Anchor Staff Writer
It is now clear that after all the election night/week hiccups, that former Vice President Joe Biden and Senator Kamala Harris will be the next President and Vice President of the United States. Now is the point in time where President-elect Biden will have to start selecting cabinet members and make the transition to becoming President once sworn in on inauguration day Wednesday, January 20. This created an interesting question for me as a Rhode Islander: what does a Biden presidency mean for Rhode Island?
One of the names that have floated around for a possible cabinet position is Rhode Island Governor, Gina Raimondo. Governor Raimondo was even interviewed among many candidates back when President-elect Biden was deciding who would be his running mate.
If Governor Raimondo were to be selected for a cabinet position, that would bring an interesting situation for Rhode Island. Lieutenant Governor Dan McKee (D) would then become Governor, but the interesting part doesn’t stop there. The way a new Lieutenant Governor would be selected has brought a lot of attention to how Rhode Island makes this decision compared to other states. In our state’s case, Lieutenant Governor McKee would be able to appoint a new Lieutenant Governor. However, this met controversy since State Representative Arthur Corvese (D-North Providence) desires to introduce a bill he has mentioned in the past which would make the General Assembly have to vote on the new Lieutenant Governor.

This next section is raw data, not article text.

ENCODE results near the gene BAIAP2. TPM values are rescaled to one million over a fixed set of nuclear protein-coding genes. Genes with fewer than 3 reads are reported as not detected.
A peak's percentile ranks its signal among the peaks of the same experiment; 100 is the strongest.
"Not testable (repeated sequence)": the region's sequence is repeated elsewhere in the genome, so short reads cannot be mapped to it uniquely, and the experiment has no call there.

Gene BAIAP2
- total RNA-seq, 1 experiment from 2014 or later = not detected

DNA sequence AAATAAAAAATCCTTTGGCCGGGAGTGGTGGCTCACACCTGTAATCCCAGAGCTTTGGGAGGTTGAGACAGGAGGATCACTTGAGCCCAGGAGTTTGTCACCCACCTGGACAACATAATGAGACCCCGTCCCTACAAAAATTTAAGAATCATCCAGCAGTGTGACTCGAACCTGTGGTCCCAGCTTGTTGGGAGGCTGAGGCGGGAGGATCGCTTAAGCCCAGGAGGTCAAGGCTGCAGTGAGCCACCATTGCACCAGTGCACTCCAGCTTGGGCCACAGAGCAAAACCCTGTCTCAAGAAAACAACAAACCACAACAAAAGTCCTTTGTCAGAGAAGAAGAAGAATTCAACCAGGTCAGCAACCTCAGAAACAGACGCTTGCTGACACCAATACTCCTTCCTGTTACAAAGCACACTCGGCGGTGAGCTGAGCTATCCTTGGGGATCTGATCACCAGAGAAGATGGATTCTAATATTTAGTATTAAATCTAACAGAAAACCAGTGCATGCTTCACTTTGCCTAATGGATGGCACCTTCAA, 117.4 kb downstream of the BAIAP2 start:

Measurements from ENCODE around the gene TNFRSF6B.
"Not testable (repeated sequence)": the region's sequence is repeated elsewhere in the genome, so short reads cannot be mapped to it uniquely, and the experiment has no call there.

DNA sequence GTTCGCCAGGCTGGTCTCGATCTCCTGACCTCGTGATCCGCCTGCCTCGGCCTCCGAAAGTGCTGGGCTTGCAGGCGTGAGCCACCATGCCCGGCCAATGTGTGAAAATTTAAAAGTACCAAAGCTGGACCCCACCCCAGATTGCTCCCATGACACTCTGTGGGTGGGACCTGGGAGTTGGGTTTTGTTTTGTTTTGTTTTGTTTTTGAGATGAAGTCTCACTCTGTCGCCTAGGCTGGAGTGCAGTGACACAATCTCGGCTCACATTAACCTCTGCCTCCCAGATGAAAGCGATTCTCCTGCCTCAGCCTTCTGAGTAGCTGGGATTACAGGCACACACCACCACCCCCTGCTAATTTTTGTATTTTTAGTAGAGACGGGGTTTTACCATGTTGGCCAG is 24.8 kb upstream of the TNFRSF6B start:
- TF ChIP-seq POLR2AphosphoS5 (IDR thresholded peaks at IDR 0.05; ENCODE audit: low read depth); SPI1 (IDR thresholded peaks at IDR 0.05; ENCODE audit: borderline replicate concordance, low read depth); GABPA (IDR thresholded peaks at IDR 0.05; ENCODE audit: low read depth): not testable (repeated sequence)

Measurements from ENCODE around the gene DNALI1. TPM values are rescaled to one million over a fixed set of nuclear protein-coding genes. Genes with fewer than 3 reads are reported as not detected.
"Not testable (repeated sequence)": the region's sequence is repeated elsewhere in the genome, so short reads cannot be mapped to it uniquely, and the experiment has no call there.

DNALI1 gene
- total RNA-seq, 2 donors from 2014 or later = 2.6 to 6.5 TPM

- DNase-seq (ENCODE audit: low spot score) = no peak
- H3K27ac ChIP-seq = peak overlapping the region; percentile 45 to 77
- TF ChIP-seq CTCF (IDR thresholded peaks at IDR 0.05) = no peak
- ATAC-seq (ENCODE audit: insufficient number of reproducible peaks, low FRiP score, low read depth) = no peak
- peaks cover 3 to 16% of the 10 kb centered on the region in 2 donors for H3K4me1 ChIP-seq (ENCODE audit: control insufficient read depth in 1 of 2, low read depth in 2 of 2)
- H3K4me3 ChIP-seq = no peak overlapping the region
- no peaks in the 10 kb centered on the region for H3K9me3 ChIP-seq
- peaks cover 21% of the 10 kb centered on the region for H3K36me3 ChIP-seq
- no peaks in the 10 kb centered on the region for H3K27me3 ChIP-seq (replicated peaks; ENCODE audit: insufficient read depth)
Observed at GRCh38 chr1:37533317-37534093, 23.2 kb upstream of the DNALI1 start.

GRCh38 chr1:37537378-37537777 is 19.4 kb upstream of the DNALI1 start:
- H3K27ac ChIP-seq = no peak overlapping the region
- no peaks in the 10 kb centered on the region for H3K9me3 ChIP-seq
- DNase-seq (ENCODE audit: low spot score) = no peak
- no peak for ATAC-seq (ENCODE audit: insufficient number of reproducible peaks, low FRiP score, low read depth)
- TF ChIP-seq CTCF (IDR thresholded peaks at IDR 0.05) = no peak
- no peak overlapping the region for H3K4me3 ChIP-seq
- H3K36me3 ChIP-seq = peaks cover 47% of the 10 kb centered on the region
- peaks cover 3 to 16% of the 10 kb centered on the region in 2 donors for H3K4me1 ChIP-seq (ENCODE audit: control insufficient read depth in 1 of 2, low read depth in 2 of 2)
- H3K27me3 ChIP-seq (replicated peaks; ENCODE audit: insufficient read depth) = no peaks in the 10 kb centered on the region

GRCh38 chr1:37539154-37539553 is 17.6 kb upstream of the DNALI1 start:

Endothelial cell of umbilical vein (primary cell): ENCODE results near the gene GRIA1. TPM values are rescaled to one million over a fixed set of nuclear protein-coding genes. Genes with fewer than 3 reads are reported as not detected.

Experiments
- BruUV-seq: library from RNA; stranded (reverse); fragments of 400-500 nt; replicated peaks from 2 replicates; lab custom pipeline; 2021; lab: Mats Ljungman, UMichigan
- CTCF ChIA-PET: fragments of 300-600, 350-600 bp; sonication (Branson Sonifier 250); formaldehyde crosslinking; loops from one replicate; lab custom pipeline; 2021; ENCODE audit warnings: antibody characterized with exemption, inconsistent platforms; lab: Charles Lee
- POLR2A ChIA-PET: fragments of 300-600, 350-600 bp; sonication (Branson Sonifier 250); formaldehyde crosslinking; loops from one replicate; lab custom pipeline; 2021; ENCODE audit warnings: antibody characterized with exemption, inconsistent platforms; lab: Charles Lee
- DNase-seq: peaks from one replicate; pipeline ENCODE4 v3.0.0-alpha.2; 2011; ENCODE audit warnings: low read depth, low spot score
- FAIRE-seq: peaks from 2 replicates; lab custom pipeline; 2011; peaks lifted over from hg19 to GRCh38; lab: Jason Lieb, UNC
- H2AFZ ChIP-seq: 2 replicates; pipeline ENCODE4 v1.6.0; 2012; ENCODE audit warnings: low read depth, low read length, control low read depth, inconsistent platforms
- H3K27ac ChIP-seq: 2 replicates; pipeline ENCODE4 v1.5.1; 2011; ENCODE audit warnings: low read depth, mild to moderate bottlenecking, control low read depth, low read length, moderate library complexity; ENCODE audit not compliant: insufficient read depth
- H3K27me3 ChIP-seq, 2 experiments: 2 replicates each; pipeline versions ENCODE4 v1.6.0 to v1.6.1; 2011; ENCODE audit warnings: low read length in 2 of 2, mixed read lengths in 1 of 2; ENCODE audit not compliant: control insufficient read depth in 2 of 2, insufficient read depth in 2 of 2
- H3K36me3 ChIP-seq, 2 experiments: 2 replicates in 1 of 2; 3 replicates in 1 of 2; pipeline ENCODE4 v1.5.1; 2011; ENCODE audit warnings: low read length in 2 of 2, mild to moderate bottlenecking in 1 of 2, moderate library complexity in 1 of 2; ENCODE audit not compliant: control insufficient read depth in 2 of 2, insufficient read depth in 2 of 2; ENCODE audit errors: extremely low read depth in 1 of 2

A potential new Governor and Lieutenant Governor in office only two years before the next election could be interesting. This would change a lot in potential scenarios since there would be an incumbency factor for Lieutenant Governor McKee and whomever he selects to be the new Lieutenant Governor. That change could benefit him in what will most likely be a packed primary, with the likes of Secretary of State Nellie Gorbea, Congressman James Langevin (RI-2), General Treasurer Seth Magaziner, Mayor of Providence Jorge Elorza and many others speculated to run for Governor in 2022.
Alongside that potential scenario, there is also a possibility of how our state will vote in the 2022 midterm elections. Historically, the party not in control of the presidency does better in the midterm elections that follow. Given how close the last two gubernatorial elections were in Republican wave years 2010 and 2014, it is possible for a Republican to win if historical precedents and a good candidate come into effect. This also depends on who would be the nominee on the Republican side. Civilian eyes should be all over the Rhode Island 2022 gubernatorial election, and these are just a few of the ways Biden’s presidency could affect Rhode Island.